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Conservatives vote for budget by mistake as chaos ensues at Morecambe Town Hall

Councillor Andrew Gardiner, leader of the Conservatives on Lancaster City Council

Chaos ensued at a crunch council meeting as Tory councillors voted in favour of the budget "in error".

The 2023/24 Lancaster City Council budget proposals were agreed unanimously by councillors at a meeting at Morecambe Town Hall on Wednesday night.

They included shutting local Visitor Information Centres in summer 2023 and cutting opening hours of Lancaster museums to save money.

But after the vote, Councillor Andrew Gardiner, Conservative leader, said he couldn't support the budget - only to be informed he'd already voted in favour of it.

Councillor Gardiner later told Beyond Radio that voting in favour of the budget had been an error and blamed the "kamikaze" nature of Lancaster City Council.

Labour councillor Anne Whitehead, a cabinet member, said that budget cuts were necessary to balance the books after "spiralling inflation and years of government under-funding" made worse by the current cost of living crisis and rise in energy prices.

The city council was facing a budget deficit of £2.97m for 2022/23, rising to a predicted £8.41m by 2025/26, and around £580,000 of council reserves have been used to achieve a balanced budget, on top of £2.4m in savings.

The city council's share of Council Tax will rise by 2.99 per cent in 2023/4, leading to a total predicted rise of £87.65 for a Band D property.

The Visitor Information Centres (VICs) cost the council around £250,000 a year to run so they will move towards promoting tourism online, while also talking to other organisations about them running a Visitor Information service in future.

The Platform in Morecambe will remain open until at least April 2024 following a backlash from the public at plans to find an alternative use for the arts and concert venue, which costs the council £150,000 a year to run.

Related Story: INTERVIEWS: Full breakdown of "painful" Lancaster City Council budget plans revealed - Beyond Radio

Councillor Whitehead said setting the 2023/24 budget had been a "painful process".

In a speech following Wednesday's vote, Councillor Gardiner said that "all councils have had these issues for many years".

"You don't run businesses," he told fellow councillors.

"We have to work with private sectors, and look at a way forward to save the Platform, but it also has to be turned around and there will be people out there who want to do that. The VICs as well.

"Salt Ayre has never made a profit. It can't keep losing £300-500,000 a year. We have to talk to the private sector to turn this around.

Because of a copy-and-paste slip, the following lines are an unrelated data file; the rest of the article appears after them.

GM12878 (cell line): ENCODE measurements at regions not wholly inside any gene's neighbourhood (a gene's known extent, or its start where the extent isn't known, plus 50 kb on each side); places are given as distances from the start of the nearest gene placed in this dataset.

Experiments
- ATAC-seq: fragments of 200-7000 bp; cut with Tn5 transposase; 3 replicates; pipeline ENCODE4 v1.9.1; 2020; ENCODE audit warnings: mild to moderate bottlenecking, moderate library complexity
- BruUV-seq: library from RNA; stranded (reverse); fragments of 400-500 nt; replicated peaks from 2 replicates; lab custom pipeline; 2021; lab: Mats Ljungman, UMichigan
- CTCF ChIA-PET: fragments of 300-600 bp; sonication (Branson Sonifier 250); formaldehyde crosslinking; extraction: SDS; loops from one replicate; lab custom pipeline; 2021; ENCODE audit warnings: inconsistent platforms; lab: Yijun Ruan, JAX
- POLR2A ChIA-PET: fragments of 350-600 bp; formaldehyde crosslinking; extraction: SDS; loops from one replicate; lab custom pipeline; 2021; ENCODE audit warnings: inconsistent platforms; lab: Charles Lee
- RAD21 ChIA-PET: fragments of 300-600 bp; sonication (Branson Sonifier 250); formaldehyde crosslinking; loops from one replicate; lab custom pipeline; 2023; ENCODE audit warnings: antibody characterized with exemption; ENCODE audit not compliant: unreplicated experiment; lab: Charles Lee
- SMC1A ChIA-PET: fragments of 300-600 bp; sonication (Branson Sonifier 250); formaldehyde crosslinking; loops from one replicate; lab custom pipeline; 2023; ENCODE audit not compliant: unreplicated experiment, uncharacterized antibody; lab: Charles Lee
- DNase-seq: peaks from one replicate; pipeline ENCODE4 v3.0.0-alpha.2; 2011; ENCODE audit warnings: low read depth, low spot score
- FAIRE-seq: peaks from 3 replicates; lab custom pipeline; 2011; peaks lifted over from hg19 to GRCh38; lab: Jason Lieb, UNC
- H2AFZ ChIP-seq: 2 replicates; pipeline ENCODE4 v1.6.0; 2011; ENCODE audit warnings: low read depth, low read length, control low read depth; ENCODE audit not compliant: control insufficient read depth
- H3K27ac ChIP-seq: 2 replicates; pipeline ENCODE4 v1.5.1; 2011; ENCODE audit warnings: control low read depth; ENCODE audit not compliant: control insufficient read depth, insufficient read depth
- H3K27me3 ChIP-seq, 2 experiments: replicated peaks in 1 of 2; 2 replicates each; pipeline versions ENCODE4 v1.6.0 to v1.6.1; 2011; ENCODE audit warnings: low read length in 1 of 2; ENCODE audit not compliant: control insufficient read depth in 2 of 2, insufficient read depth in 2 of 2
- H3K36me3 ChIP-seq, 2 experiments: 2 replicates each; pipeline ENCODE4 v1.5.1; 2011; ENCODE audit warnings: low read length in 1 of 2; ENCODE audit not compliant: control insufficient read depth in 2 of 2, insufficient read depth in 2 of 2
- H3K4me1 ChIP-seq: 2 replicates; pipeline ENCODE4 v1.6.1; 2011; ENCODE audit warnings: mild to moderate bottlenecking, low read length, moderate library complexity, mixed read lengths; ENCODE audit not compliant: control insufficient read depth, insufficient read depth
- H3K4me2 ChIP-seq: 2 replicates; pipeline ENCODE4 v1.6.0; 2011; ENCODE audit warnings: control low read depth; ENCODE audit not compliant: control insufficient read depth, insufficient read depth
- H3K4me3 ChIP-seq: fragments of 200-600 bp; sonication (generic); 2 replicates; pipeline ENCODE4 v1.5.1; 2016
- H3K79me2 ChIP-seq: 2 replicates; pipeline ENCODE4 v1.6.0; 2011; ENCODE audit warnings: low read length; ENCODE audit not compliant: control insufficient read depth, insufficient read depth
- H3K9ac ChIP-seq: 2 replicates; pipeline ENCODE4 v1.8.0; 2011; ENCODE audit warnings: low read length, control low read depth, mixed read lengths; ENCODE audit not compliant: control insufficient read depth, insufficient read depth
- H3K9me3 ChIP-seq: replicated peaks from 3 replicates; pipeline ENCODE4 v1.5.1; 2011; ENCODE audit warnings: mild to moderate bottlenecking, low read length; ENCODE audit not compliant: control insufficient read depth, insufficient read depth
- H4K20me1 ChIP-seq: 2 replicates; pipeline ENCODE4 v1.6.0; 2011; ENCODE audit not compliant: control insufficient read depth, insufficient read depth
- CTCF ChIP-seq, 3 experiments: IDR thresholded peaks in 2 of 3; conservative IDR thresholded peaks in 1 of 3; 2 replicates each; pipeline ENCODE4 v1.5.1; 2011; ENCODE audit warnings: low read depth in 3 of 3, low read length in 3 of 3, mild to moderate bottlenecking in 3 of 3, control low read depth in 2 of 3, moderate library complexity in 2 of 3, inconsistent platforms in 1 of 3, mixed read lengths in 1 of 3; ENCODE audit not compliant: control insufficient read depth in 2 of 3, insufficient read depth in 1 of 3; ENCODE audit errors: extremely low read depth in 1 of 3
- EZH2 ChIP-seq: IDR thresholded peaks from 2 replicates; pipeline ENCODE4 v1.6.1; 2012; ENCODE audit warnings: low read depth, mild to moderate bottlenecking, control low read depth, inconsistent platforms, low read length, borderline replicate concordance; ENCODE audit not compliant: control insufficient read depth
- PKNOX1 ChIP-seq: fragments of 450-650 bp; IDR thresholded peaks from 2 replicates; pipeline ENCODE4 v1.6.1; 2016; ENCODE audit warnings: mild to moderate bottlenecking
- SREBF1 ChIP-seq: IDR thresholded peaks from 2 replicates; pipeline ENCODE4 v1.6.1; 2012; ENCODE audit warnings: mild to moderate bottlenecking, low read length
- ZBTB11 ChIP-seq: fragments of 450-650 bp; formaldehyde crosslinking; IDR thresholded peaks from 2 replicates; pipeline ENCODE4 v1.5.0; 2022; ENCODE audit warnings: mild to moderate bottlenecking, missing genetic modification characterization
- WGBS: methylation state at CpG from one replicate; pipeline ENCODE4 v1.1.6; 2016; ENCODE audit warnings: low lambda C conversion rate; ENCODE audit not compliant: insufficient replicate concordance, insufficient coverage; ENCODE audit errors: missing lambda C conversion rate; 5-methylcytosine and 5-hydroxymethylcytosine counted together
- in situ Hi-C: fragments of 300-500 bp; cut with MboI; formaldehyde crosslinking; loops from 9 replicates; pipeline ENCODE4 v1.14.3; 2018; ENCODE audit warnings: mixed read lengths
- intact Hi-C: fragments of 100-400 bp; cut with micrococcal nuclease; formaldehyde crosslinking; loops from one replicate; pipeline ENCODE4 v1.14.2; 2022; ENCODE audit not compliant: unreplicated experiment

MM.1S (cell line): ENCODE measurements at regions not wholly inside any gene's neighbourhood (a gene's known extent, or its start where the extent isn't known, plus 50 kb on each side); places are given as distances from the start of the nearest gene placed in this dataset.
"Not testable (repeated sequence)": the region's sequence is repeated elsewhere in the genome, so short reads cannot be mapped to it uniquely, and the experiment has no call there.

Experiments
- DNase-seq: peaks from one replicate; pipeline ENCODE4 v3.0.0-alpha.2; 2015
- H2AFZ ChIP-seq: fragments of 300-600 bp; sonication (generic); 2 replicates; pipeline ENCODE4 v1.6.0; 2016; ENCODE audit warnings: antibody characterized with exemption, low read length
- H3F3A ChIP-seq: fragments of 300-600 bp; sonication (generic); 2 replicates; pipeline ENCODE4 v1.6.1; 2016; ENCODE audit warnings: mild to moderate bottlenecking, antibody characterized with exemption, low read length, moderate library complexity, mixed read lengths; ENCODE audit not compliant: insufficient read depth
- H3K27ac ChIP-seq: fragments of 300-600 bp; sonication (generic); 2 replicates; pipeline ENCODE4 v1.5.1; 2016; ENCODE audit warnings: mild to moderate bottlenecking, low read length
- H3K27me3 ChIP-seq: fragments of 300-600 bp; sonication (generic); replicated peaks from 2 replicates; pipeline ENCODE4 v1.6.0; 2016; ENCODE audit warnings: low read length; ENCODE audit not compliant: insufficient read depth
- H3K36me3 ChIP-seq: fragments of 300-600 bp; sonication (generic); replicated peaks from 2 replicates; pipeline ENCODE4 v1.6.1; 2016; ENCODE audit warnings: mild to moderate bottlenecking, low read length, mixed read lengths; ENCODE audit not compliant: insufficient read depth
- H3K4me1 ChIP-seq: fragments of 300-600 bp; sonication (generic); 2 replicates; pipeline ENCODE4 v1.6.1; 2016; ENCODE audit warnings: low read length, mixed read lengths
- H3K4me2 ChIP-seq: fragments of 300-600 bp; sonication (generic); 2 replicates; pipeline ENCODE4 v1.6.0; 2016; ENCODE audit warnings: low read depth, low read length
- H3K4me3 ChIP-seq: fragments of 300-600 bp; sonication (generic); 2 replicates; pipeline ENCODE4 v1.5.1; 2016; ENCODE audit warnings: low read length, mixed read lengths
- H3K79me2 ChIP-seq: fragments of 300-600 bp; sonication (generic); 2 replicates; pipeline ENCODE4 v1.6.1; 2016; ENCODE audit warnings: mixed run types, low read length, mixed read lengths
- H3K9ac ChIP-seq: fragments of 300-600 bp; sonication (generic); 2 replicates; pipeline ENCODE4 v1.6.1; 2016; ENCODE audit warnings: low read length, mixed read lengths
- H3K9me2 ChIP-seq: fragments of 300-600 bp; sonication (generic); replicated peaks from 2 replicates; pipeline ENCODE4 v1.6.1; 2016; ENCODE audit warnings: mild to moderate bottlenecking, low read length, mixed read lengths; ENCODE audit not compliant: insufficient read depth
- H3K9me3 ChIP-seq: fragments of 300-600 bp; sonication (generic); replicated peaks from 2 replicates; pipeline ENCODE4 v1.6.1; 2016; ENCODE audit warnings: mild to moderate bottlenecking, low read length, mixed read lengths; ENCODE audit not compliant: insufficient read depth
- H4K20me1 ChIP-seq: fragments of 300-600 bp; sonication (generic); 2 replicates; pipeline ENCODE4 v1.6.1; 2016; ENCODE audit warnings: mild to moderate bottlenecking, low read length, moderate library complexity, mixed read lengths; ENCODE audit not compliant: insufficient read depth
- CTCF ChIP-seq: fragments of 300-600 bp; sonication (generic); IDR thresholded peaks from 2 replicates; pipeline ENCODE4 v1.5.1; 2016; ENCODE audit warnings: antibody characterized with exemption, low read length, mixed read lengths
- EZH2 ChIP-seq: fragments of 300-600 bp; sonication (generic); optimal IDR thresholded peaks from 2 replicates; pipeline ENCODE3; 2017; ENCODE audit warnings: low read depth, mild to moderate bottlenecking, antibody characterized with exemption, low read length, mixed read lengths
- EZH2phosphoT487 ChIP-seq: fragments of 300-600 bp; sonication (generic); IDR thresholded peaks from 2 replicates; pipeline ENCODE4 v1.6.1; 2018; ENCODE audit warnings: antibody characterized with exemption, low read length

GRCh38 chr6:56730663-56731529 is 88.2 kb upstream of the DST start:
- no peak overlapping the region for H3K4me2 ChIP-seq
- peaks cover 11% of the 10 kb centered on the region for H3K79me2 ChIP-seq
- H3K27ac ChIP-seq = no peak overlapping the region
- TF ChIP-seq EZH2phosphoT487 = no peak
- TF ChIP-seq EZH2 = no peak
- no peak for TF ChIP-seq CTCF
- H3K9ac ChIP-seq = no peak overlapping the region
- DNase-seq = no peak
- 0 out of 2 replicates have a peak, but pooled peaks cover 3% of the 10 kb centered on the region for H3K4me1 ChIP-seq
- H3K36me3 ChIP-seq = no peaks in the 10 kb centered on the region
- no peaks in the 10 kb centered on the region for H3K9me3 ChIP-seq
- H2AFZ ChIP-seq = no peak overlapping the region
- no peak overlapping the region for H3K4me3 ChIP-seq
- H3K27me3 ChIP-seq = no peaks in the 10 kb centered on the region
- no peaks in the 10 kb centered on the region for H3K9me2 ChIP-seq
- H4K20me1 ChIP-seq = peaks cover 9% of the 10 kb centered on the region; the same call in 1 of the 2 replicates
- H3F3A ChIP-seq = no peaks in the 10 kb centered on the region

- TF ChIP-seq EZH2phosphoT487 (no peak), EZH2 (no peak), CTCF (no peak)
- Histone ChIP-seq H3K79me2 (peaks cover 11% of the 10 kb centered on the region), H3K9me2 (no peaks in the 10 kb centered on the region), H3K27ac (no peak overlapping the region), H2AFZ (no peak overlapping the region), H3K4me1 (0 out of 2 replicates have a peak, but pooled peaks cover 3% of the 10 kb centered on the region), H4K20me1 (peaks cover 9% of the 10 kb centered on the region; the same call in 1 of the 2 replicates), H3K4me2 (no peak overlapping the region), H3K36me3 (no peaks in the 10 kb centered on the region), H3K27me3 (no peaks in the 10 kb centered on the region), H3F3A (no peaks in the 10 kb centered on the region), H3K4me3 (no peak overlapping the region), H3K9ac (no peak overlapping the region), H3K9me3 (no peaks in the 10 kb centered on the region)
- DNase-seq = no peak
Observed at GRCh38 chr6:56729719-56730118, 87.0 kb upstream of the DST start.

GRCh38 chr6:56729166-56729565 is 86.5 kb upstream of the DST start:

"Tonight we will not support this budget."

Rival politicians then told him that he and his colleagues had just voted for it.

Councillor Gina Dowding, cabinet member and Green councillor (pictured below), told him: "We really can't take lessons from you and your business acumen when it comes to voting in a meeting."

Earlier in the evening, Councillor Gardiner had asked why the cabinet's budget recommendations weren't being voted on, one at a time.

Councillors were told that the first two recommendations - (1) that the General Fund Revenue Budget of £21.091M for 2023/24 be approved, resulting in a Council Tax Requirement of £10.610M, excluding parish precepts, and a Band D basic City Council tax rate of £249.18; and (2) that the supporting General Fund Revenue Budget proposals be approved; would be voted through together.

Councillor Gardiner said the confusion over the Tory vote had come from having to vote for the two proposals at once.

The Tories were the only group to vote against setting council balances at £5m, Councillor Gardiner saying they would have "gone higher".

Earlier, the Conservative leader protested that his group had not been allowed to put forward their own alternative budget proposals.

"Tonight the Conservative group have been denied to put forward our amendments but the constitution says we can't. Which part of democracy is that?"

Councillor Caroline Jackson, city council leader, said: "We can't change the constitution, because you haven't read it."

Luke Gorst, the council monitoring officer, said: "A fully costed alternative should have been brought tonight and a motion proposed...there is a procedure in place and it's not been followed."

Councillor Gardiner replied: "Rubbish. You didn't tell me that earlier."

Mr Gorst said: "It's not rubbish. You can't make amendments to the budget. You can make objections."

Councillor Gardiner received support from Councillor Erica Lewis, a Labour councillor, who said it was a "sad day for democracy at Lancaster City Council".

The cabinet, which put forward the budget proposals, is made up of Labour, Green, Bay Independent Group and Morecambe Bay Independent councillors.

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